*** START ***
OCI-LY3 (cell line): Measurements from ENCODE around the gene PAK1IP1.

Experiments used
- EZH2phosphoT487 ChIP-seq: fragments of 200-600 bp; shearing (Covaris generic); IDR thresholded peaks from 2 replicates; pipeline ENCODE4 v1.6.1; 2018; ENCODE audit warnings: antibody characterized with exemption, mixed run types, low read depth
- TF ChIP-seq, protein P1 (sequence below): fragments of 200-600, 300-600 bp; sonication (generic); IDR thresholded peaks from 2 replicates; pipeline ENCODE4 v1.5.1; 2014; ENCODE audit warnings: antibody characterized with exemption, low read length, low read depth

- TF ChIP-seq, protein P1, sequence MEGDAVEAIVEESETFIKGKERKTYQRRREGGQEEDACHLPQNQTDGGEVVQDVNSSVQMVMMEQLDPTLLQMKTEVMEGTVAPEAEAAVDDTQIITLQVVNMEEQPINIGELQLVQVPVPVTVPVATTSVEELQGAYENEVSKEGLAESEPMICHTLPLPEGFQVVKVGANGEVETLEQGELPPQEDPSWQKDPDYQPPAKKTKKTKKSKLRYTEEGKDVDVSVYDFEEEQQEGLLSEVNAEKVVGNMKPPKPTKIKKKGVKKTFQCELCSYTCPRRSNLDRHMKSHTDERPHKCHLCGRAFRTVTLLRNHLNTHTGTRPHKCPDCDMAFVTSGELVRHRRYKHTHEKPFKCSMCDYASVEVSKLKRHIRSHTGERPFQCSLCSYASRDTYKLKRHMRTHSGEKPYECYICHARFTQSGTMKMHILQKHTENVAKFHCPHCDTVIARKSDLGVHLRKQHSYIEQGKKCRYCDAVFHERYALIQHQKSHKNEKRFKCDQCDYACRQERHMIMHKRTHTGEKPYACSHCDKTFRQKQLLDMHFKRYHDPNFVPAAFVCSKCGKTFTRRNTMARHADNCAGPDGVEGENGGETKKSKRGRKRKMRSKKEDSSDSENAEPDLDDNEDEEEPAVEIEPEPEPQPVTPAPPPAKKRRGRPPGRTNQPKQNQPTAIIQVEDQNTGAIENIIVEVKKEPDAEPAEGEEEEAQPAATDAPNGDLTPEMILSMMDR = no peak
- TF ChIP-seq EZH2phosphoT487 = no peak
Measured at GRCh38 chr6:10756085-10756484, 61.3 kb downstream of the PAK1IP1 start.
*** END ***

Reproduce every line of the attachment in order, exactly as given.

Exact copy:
OCI-LY3 (cell line): Measurements from ENCODE around the gene PAK1IP1.

Experiments used
- EZH2phosphoT487 ChIP-seq: fragments of 200-600 bp; shearing (Covaris generic); IDR thresholded peaks from 2 replicates; pipeline ENCODE4 v1.6.1; 2018; ENCODE audit warnings: antibody characterized with exemption, mixed run types, low read depth
- TF ChIP-seq, protein P1 (sequence below): fragments of 200-600, 300-600 bp; sonication (generic); IDR thresholded peaks from 2 replicates; pipeline ENCODE4 v1.5.1; 2014; ENCODE audit warnings: antibody characterized with exemption, low read length, low read depth

- TF ChIP-seq, protein P1, sequence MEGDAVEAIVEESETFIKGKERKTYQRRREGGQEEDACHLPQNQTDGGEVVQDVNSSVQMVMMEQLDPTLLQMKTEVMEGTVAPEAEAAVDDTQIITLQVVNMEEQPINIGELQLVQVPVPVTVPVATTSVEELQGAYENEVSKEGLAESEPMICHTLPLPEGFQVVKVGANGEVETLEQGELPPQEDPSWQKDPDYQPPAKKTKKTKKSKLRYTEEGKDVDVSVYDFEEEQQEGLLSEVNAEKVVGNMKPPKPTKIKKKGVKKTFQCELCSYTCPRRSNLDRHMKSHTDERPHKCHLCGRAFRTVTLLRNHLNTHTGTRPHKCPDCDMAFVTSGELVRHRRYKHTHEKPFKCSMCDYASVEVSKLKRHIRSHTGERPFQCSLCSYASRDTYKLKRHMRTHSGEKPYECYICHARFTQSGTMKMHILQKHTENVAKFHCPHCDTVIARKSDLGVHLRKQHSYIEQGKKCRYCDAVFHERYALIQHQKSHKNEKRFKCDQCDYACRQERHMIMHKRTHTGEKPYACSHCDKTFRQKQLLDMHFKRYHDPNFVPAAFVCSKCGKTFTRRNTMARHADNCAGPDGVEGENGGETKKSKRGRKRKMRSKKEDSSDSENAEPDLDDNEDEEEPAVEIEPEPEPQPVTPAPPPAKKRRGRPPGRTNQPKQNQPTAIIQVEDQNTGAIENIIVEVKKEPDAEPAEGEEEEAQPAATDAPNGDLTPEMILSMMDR = no peak
- TF ChIP-seq EZH2phosphoT487 = no peak
Measured at GRCh38 chr6:10756085-10756484, 61.3 kb downstream of the PAK1IP1 start.